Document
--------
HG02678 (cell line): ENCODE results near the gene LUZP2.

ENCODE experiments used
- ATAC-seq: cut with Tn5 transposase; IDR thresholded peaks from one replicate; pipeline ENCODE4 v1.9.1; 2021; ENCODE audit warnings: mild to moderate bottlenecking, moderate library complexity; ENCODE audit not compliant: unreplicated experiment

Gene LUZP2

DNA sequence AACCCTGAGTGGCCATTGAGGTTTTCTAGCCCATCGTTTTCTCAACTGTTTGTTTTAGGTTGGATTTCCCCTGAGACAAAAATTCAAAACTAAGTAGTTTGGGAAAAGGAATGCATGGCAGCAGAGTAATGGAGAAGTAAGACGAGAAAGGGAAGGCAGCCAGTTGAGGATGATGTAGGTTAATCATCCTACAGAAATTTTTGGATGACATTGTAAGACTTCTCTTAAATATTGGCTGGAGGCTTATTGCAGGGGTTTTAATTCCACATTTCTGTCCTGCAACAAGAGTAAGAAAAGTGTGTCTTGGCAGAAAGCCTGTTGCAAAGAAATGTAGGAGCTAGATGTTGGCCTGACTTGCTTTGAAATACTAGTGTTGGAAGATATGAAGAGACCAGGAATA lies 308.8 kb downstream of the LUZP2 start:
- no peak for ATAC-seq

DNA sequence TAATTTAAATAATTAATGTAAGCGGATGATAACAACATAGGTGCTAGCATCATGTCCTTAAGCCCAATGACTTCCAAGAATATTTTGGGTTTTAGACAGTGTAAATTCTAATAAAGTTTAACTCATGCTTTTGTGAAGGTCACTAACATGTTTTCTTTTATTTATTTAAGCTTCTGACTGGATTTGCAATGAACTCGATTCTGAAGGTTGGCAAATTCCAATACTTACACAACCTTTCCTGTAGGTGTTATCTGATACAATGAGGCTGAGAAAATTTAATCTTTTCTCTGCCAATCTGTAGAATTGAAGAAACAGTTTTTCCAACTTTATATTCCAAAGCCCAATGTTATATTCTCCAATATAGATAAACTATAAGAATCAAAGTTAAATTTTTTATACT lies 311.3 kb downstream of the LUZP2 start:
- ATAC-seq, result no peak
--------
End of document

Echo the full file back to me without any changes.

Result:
HG02678 (cell line): ENCODE results near the gene LUZP2.

ENCODE experiments used
- ATAC-seq: cut with Tn5 transposase; IDR thresholded peaks from one replicate; pipeline ENCODE4 v1.9.1; 2021; ENCODE audit warnings: mild to moderate bottlenecking, moderate library complexity; ENCODE audit not compliant: unreplicated experiment

Gene LUZP2

DNA sequence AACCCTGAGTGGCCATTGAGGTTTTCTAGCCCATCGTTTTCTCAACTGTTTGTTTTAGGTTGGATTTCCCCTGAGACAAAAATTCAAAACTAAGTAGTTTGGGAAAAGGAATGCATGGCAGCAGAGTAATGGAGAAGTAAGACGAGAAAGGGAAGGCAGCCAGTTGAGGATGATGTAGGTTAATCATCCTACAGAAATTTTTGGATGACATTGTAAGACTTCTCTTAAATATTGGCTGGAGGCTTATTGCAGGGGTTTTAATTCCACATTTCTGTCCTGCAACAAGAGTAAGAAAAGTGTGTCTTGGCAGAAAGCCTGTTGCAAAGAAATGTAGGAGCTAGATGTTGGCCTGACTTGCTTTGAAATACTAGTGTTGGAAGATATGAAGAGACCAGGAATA lies 308.8 kb downstream of the LUZP2 start:
- no peak for ATAC-seq

DNA sequence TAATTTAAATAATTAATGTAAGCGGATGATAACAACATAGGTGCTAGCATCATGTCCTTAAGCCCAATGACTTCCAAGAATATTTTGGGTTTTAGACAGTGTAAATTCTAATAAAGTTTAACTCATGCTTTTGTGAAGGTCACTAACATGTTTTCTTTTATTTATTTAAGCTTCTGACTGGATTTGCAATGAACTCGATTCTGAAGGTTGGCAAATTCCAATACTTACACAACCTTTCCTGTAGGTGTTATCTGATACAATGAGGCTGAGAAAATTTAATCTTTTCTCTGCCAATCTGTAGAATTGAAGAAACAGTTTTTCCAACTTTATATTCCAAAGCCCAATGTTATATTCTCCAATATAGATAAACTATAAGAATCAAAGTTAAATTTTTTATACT lies 311.3 kb downstream of the LUZP2 start:
- ATAC-seq, result no peak